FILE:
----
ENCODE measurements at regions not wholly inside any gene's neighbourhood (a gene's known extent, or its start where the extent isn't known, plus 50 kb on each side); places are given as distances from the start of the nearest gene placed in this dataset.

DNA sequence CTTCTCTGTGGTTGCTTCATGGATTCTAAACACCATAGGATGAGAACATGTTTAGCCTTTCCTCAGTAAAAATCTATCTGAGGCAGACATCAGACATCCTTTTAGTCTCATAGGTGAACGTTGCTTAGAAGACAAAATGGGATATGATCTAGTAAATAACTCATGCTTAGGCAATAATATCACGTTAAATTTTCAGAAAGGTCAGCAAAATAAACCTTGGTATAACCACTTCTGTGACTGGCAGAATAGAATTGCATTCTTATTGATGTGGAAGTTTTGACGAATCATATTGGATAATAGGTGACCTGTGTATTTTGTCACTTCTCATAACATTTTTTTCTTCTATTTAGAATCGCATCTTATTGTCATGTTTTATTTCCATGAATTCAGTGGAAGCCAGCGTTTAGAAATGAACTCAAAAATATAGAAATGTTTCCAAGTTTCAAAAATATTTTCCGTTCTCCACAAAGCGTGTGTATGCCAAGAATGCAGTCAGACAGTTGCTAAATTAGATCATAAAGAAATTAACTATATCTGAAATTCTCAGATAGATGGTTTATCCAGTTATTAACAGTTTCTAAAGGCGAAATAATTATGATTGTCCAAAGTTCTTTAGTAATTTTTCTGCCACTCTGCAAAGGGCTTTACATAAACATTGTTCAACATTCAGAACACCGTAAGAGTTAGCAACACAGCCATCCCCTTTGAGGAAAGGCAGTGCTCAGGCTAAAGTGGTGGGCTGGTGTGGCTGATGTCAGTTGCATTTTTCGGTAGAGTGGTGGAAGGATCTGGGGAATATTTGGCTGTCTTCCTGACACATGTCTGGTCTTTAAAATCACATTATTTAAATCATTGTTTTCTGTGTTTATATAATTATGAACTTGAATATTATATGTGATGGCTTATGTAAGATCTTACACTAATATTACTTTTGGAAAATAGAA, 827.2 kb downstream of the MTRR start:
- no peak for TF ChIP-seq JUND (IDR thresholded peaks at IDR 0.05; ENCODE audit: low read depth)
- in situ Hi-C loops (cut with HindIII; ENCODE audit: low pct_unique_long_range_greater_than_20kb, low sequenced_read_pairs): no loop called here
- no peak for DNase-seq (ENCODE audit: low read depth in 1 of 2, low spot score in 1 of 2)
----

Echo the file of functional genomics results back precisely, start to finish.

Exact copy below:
ENCODE measurements at regions not wholly inside any gene's neighbourhood (a gene's known extent, or its start where the extent isn't known, plus 50 kb on each side); places are given as distances from the start of the nearest gene placed in this dataset.

DNA sequence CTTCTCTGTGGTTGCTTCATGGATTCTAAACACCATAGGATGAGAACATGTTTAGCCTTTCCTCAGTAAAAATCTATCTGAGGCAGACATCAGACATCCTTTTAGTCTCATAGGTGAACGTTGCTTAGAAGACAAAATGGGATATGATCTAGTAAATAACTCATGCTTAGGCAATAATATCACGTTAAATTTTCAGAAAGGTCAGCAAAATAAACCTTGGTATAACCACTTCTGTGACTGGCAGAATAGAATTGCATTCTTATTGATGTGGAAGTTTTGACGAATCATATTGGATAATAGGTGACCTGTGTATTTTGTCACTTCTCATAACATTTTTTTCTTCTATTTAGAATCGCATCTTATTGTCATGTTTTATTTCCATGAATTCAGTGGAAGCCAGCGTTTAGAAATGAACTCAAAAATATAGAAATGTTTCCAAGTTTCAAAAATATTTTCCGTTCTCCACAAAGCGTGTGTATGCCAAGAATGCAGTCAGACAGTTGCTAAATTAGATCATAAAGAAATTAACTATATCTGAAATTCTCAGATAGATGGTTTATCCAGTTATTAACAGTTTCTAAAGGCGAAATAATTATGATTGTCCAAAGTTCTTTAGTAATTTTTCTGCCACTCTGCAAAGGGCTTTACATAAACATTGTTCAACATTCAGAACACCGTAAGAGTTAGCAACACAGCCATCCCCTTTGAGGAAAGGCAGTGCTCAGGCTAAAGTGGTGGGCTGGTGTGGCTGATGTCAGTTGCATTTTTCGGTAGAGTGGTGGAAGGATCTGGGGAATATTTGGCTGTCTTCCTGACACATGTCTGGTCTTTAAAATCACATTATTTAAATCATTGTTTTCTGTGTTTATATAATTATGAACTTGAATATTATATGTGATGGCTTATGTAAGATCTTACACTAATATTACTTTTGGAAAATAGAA, 827.2 kb downstream of the MTRR start:
- no peak for TF ChIP-seq JUND (IDR thresholded peaks at IDR 0.05; ENCODE audit: low read depth)
- in situ Hi-C loops (cut with HindIII; ENCODE audit: low pct_unique_long_range_greater_than_20kb, low sequenced_read_pairs): no loop called here
- no peak for DNase-seq (ENCODE audit: low read depth in 1 of 2, low spot score in 1 of 2)